- The Washington Times - Saturday, April 8, 2000

The Clinton administration and the presumptive presidential nominees Al Gore and George W. Bush favor giving medical plan members the right to sue health-care providers if they "withhold services and injury results." Today, only a few states allow suits against health coverage providers and, while the candidates differ in their criteria for allowing law suits, the net effect will be about the same when the courts, as they often do, expand legislative intent.

This can hardly be called a "patients' bill of rights," as it is often referred to in campaign speeches, when more than one-third of large employers surveyed recently said they would probably cut off health-care benefits if Congress passed a law allowing patients to sue managed-care providers under these conditions.

With thousands of medical procedures every day, the potential for unhappiness with outcomes is endless. Without question, a number could have been prevented by having a provision for timely and independent medical review of critical insurer decisions and this is an appropriate legislative remedy.

But legislation currently before the Congress goes well beyond that. Health maintenance organizations are an easy target for the kind of legislative bashing of managed care that caused a bipartisan group in the House to pass relief recently under their "The Patients' Bill of Rights Act" a bill complete with lawsuits, including punitive damages when the HMOs misbehave. As usual in laws proposing expanded legal liability, there is logic abuses needed correction and as usual there is enormous potential for abuse in the name of correction. But with all the negative HMO vignettes that are repeated endlessly, what we haven't heard much of so far from the president or the candidates is "heartless employer" stories "companies who withhold necessary services and therefore cause harm and need punishing by lawsuits and punitive damages awards." Be assured that those stories are coming if provisions of the House-passed Norwood-Dingle Bill are enacted into law after Senate conference.

Norwood-Dingle provides for suing employers as plan sponsors if "employers … exercise discretionary authority to make a decision on a claim … and such … authority resulted in personal injury or death."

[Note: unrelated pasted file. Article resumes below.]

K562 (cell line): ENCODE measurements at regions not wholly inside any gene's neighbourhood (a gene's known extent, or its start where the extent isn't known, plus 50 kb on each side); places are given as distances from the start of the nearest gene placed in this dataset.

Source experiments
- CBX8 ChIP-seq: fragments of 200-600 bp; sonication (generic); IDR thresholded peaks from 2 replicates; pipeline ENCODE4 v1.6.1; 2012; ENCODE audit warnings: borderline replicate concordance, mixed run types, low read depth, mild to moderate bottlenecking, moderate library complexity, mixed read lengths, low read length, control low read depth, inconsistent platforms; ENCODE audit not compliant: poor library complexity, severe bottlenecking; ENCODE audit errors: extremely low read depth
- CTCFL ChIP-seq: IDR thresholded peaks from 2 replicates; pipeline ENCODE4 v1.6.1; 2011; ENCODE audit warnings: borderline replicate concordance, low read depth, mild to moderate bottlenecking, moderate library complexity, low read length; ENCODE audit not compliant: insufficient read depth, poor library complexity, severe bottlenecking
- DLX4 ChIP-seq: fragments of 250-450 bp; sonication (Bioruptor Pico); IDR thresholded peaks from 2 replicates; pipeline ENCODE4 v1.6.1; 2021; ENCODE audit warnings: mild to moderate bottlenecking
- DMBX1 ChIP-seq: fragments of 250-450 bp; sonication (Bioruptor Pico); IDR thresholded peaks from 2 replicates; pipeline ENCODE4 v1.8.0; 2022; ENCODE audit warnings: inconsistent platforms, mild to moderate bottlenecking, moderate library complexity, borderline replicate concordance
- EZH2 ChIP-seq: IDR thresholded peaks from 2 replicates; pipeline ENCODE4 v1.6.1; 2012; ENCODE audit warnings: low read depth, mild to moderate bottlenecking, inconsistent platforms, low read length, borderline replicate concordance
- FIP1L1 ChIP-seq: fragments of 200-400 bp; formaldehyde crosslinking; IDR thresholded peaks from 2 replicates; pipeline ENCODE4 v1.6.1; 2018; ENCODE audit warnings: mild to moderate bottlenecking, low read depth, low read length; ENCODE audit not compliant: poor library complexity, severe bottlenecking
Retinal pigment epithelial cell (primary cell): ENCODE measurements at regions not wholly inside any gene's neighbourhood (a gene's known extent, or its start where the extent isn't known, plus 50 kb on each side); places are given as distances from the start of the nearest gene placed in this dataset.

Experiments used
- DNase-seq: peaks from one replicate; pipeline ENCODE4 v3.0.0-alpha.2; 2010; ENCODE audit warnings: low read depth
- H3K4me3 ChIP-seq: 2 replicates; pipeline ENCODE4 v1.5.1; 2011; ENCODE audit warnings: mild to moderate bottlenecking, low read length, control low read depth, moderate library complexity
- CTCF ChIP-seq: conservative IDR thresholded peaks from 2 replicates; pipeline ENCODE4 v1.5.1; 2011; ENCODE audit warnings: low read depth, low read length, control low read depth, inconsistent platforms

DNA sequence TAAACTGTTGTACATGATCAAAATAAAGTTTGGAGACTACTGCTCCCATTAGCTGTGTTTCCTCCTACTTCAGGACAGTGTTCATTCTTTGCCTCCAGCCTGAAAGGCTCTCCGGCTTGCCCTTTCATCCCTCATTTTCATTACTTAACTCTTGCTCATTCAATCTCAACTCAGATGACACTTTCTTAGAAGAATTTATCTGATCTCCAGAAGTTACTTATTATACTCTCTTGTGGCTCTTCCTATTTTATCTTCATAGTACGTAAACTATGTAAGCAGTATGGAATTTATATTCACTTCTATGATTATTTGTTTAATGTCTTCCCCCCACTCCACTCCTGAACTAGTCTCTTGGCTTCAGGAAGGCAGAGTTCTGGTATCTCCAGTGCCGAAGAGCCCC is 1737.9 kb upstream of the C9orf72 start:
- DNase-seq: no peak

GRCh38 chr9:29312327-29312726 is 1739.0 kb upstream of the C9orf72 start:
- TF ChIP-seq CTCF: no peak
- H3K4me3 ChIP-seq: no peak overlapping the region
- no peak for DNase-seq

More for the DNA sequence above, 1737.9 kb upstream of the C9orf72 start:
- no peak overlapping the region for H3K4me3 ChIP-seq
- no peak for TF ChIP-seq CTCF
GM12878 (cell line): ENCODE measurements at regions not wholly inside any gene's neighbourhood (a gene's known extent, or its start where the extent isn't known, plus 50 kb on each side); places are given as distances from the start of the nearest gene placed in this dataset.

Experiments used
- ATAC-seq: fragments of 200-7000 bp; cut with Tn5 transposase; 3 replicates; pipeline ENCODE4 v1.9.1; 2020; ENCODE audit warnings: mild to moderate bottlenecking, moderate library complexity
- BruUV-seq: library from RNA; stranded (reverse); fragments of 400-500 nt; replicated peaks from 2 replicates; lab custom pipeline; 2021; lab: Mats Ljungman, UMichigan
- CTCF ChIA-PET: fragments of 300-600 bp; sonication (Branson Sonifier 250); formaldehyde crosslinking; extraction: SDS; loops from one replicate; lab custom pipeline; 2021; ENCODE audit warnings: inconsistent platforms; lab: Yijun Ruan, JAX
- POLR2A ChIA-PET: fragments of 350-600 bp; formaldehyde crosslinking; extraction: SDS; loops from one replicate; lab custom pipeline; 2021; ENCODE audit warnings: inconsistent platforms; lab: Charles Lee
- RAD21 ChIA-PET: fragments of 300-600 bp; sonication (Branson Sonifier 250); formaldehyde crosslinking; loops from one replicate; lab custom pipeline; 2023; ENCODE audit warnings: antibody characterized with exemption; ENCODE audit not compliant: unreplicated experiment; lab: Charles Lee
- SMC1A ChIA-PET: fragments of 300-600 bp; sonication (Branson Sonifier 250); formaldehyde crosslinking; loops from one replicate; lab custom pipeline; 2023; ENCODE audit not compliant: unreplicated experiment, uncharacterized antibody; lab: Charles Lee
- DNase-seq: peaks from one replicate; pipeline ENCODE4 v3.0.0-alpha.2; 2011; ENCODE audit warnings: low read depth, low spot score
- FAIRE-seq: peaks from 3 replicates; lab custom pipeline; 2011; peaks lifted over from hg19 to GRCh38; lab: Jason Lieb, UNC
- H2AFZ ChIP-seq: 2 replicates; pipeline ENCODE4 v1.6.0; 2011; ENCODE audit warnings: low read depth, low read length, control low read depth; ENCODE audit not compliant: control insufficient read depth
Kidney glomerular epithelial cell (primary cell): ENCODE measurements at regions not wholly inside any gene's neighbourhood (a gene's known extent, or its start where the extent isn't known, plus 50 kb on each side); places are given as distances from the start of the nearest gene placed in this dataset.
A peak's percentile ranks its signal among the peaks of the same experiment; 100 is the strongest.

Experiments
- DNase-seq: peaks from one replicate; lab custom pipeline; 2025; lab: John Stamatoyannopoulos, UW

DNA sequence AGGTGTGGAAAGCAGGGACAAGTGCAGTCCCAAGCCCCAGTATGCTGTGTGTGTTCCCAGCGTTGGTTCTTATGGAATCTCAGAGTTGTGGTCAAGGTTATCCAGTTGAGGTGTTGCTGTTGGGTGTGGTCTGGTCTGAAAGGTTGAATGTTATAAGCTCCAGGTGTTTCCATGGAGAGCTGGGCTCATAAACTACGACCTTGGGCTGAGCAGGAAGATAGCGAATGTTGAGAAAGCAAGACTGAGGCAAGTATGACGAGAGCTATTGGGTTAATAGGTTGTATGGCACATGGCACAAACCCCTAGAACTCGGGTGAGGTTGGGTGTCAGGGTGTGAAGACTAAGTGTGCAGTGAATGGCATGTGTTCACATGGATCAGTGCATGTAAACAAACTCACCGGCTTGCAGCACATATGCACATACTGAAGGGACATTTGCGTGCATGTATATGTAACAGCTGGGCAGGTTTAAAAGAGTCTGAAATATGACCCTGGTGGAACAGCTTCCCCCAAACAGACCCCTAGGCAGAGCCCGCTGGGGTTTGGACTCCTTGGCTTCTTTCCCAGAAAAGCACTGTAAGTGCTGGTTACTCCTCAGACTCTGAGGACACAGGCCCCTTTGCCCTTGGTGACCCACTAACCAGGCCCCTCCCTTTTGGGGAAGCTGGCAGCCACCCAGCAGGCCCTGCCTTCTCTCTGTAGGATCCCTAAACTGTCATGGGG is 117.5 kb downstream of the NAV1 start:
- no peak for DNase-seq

With only a few deep-pocket HMOs to go after, the trial lawyers will inevitably bring the employers into the suits by arguing that any action by the HMO or other managed-care provider is imputed to be an action of the employer because of a fiduciary relationship. They will argue: "The employers funded the plan and knew its limitations and are therefore accountable for the result just as if they had personally denied care."

Sympathetic juries hearing cases will receive the time-honored and familiar barrage of trial lawyer allegations simply adjusted to the new law: "We've got to send a message to this big out-of-state corporation that they can't abuse employees in our city with their wanton, heartless acts, denying this new treatment that might just might have worked, and my unfortunate client as you can see … etc., etc."

The corporation will be depicted as having had its agent, the HMO or other managed-care provider, withhold the treatment for cost and profit reasons.

The outcome of this new liability for corporations is predictable. A few plaintiffs will hit Big Casino. The real losers will be the employees hit with higher co-pays, lowered coverage, or no coverage at all if companies drop health-care benefits because of the liability passed back to them from HMOs. When the employers say to the trial lawyers, "You win, we quit, we're out of here," the true effect of "The Patients' Bill of Rights" will be felt the patients will have the right to foot the bill themselves.

Let's hope the Senate will see through the trial lawyers' plan to bash HMOs for public effect as they actually go after their real targets, the corporations who provide the coverage. At least for now they provide the coverage.



Richard J. Mahoney is former CEO of Monsanto Co. and distinguished executive in residence at the Center for the Study of American Business at Washington University in St. Louis.

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